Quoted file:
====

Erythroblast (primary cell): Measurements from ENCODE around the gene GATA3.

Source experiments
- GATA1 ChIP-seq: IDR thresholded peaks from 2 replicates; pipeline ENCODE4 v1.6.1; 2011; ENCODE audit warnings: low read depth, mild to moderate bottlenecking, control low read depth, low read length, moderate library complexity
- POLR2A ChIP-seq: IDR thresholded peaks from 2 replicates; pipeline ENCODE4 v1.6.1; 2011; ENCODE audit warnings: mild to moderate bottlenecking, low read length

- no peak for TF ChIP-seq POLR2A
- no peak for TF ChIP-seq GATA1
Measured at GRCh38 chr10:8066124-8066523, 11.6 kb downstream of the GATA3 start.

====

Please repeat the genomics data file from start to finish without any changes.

Erythroblast (primary cell): Measurements from ENCODE around the gene GATA3.

Source experiments
- GATA1 ChIP-seq: IDR thresholded peaks from 2 replicates; pipeline ENCODE4 v1.6.1; 2011; ENCODE audit warnings: low read depth, mild to moderate bottlenecking, control low read depth, low read length, moderate library complexity
- POLR2A ChIP-seq: IDR thresholded peaks from 2 replicates; pipeline ENCODE4 v1.6.1; 2011; ENCODE audit warnings: mild to moderate bottlenecking, low read length

- no peak for TF ChIP-seq POLR2A
- no peak for TF ChIP-seq GATA1
Measured at GRCh38 chr10:8066124-8066523, 11.6 kb downstream of the GATA3 start.